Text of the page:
How to Pump Gas at a Self Service Stationby Marie MurdockUpdated August 15, 2023
Navigating the Transition from Full-Service to Self-Service Gas Stations
In the vast majority of American states, the concept of full-service gas stations has become a nostalgic memory. Notably, Oregon and New Jersey stand out as exceptions, as they traditionally prohibited self-serve stations. They've maintained this rule under the banner of customer safety, specifically citing potential fire hazards. However, as time has evolved, many have found that pumping their own gas in self-service gas stations is largely incident-free.
How to Pump Gas like a Pro
Drive up to your chosen pump and ensure your engine is off. Remember the exact position of your car’s fuel filler port to align it correctly with the gas pump. Ensure the pump nozzle can effortlessly reach the gas tank.
Access your fuel filler compartment. Depending on the automotive model, you might use a switch from inside your car or other methods. Open the gas cap and set it aside safely, so you won’t forget to put it back.
Paying has become much easier over time. Many gas stations, even outside of hubs like California, New York, and Portland, now provide pay-at-the-pump options. Motorists can use a credit card, debit card, or a fuel gift card directly at the fuel pumps. However, if you're feeling traditional or visiting older convenience stores, you might need to step inside and pay with cash first. This method became increasingly popular due to gas station owners combating drive-offs or instances where people leave without settling their dues.
Choose the gasoline grade suitable for your vehicle. Most stations offer three grades – regular, mid-grade, and premium. While regular unleaded gas is the most affordable, premium comes at a higher price. Some stations also provide a diesel fuel option. It's crucial not to mistakenly fill a gas-powered engine with diesel, as it could necessitate a visit to a mechanic and potentially cause engine damage.
Engage the pump nozzle into the fuel tank. Initiate the flow by pulling the handle inside the nozzle. Many nozzles have a trigger-lock feature that maintains the flow, allowing you to free up your hands. Once your tank is filled or reaches your set amount, the pump will automatically shut off. After ensuring the gas cap is securely placed, you're ready to hit the road!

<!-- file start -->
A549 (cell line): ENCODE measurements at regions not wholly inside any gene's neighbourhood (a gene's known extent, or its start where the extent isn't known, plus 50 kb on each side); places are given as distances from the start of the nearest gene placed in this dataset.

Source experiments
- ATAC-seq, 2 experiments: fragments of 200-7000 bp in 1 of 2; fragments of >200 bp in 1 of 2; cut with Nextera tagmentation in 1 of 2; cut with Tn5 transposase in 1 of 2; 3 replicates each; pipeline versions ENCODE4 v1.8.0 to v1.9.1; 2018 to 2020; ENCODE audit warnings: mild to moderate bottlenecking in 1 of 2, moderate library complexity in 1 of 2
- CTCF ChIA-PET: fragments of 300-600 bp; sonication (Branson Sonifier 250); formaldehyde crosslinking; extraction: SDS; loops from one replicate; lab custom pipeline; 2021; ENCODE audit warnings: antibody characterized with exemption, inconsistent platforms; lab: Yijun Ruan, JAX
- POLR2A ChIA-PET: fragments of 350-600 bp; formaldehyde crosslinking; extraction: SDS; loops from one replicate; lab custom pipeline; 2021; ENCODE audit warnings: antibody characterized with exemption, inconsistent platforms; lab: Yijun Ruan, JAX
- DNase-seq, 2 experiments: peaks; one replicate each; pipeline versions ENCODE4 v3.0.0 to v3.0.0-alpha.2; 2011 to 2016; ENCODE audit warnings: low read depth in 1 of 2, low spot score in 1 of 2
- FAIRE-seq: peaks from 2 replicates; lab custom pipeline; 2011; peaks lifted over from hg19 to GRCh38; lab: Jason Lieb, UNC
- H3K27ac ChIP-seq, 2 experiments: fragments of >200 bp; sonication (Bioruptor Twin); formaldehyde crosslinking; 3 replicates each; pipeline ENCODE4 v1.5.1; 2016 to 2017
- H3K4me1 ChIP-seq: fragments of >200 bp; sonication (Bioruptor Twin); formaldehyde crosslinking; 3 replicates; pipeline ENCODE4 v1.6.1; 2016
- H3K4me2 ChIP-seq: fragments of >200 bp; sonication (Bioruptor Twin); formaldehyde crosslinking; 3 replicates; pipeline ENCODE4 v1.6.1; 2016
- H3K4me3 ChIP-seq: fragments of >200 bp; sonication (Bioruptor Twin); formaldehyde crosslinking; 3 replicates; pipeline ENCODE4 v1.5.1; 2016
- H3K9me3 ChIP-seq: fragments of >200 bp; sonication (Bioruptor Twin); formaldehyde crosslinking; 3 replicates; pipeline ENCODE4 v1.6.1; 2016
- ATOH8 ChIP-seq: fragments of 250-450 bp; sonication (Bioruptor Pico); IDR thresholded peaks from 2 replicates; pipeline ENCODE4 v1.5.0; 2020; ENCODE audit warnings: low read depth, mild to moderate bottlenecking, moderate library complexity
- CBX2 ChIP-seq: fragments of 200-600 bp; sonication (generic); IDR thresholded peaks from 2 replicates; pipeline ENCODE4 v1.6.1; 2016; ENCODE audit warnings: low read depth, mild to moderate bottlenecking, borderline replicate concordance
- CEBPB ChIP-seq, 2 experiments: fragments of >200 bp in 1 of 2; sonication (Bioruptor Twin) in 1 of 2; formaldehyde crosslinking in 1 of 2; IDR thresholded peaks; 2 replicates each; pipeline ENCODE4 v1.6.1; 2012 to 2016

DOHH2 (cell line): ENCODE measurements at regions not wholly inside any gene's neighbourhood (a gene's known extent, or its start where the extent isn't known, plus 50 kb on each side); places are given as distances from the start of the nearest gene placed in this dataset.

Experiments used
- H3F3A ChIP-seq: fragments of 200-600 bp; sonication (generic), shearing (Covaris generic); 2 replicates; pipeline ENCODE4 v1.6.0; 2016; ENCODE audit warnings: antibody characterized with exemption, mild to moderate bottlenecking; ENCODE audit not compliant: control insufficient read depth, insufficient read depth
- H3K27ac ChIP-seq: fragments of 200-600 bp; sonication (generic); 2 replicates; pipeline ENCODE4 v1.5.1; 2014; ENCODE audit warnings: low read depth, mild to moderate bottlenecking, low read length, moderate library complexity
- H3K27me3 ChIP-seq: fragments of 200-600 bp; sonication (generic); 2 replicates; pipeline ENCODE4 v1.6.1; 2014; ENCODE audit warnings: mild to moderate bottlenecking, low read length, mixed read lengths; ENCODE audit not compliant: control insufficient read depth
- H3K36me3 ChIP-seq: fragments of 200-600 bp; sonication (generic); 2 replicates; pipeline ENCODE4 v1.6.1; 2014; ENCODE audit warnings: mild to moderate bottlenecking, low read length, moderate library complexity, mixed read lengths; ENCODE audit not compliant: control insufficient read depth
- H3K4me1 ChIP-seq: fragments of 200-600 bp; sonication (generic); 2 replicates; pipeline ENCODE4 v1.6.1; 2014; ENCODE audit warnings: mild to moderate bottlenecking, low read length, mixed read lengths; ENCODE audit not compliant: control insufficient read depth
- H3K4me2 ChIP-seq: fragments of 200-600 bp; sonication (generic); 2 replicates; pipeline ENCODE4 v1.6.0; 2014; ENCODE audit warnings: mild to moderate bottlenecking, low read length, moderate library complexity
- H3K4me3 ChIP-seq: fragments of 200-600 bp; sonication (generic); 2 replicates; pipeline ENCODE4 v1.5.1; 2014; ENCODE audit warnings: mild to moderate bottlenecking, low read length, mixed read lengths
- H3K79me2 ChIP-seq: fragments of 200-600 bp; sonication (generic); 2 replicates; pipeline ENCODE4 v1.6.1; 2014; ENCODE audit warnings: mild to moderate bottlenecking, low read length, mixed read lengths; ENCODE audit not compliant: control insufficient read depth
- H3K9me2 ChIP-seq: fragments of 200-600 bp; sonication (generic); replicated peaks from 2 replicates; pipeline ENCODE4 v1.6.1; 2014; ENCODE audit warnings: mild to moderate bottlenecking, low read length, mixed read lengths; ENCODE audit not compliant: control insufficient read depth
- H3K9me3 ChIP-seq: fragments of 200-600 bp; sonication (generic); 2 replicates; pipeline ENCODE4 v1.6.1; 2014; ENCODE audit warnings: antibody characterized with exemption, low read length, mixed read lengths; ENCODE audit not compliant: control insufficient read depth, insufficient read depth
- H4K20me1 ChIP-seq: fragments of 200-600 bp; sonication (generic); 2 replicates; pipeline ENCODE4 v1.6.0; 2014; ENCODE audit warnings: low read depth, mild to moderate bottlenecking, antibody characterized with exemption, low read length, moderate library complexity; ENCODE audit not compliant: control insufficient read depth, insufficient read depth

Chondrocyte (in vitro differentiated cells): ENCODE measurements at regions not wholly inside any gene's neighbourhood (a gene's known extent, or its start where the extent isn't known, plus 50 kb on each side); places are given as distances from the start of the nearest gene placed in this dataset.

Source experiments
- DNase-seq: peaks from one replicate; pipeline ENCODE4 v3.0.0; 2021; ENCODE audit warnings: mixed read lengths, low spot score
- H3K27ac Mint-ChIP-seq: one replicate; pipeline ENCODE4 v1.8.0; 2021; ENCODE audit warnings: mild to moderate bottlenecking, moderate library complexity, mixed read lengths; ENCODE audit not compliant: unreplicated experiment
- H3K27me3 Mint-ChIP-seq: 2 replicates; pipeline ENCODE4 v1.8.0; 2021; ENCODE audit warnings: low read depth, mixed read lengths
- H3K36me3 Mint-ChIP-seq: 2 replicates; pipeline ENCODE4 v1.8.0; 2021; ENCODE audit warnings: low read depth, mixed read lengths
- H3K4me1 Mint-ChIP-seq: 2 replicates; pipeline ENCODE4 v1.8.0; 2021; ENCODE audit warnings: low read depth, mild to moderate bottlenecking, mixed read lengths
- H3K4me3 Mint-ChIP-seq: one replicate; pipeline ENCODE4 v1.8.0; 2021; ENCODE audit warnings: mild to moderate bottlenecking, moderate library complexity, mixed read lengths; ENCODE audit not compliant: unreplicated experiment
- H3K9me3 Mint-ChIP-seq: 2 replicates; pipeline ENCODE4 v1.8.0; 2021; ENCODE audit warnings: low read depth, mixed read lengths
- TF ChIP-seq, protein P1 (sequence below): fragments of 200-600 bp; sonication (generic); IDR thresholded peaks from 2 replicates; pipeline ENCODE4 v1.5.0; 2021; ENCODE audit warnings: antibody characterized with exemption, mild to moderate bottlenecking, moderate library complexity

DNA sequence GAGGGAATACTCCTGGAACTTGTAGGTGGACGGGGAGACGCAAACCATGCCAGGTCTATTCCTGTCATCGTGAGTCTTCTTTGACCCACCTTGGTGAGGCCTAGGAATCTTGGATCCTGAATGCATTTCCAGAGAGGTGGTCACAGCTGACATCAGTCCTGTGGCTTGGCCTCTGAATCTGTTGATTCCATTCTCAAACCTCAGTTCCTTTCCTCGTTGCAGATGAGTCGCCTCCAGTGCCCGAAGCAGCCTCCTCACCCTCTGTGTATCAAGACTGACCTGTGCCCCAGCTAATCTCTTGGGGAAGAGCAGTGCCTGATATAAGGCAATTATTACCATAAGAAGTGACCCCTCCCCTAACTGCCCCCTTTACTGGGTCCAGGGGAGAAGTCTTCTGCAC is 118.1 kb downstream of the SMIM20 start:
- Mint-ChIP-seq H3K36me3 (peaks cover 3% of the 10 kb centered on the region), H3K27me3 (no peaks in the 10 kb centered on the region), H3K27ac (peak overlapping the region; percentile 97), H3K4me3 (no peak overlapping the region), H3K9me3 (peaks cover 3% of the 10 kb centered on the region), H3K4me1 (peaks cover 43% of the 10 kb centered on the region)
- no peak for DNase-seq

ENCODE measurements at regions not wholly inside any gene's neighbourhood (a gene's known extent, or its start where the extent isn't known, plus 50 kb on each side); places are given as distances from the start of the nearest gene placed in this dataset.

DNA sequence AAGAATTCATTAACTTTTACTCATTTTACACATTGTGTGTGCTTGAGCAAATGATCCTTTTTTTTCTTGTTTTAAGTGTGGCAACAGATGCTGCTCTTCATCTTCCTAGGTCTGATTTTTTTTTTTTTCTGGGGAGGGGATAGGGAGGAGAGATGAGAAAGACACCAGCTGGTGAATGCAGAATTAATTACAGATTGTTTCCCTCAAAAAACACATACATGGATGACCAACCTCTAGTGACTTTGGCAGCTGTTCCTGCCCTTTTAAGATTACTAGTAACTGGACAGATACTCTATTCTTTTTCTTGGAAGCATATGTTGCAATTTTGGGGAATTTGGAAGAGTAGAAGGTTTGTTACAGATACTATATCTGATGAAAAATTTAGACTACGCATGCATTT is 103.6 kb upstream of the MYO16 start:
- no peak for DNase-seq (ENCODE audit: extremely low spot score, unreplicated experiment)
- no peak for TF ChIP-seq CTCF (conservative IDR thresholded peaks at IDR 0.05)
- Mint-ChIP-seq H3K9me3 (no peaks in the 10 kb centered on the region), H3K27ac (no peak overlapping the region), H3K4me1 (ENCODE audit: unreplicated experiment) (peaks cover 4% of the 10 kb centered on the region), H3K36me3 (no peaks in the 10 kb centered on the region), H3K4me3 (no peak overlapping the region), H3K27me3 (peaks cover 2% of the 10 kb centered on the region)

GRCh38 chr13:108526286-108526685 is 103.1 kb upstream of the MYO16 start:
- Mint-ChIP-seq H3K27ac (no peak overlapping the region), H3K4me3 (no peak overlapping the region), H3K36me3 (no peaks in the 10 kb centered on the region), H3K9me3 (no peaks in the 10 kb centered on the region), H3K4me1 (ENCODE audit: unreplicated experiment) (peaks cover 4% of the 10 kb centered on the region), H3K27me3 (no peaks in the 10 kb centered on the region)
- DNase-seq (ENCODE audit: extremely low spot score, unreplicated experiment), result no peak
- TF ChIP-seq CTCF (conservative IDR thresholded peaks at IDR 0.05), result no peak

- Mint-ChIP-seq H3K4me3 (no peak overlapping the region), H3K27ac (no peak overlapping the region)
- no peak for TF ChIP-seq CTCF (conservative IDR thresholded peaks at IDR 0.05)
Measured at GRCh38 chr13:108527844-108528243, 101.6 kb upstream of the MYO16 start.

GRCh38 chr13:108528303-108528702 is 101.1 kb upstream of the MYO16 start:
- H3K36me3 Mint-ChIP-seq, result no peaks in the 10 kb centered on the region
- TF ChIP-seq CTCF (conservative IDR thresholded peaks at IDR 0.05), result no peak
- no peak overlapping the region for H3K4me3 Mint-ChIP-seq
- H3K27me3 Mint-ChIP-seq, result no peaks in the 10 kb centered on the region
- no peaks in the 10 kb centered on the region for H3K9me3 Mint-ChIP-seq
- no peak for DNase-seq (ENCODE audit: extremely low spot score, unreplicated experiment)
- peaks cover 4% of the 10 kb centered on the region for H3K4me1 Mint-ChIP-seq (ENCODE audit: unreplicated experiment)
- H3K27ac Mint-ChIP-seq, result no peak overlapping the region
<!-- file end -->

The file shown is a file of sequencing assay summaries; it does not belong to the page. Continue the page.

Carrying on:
Reflecting on Full-Service Stations
Historically, states like Oregon were adamant about maintaining full-service gas stations. Oregonians cited safety concerns as the driving force behind this. However, as self-serve gas stations proliferate across states and even enter places like Washington, the paradigm is slowly shifting.
One reason for this change is the recognition of the safety measures installed in modern pumps and the training provided to gas station attendants. While Oregon was the only state to maintain this practice for a long time, self-serve options have been gradually introduced, marking a significant transition in the American fueling experience.
Whether it's your first time or you're an experienced motorist, ensure to always prioritize safety and be aware of the regulations in each state.
Helpful comments from the video:
- Congrats to everyone who just got their liscence watching this because drivers ed didn’t teach us how to pump gas (:
- thank you so much!! I’m a new driver and so nervous I’ll mess something up at the gas station!
- Make sure to securely reattach your gas cap or the check engine warning light could display on some vehicles.
Things You'll Need
- Gas-powered vehicle
- Credit card, debit card or cash
- You should never smoke, leave your engine running or use your cell phone during fueling because an inadvertent spark could cause a fire or explosion. (Resource 1)
- Do not re-enter your car while fueling, or if you must, touch the metal frame of your car’s body first to discharge static electricity.
- Check your vehicle owner’s manual for the grade of gasoline required and whether or not ethanol-based gasoline is allowed before filling your tank.
Marie Murdock has been employed in the legal and title insurance industries for over 25 years. Murdock was first published in print in 1979 and has been writing online articles since mid-2010. Her articles have appeared on LegalZoom and various other websites.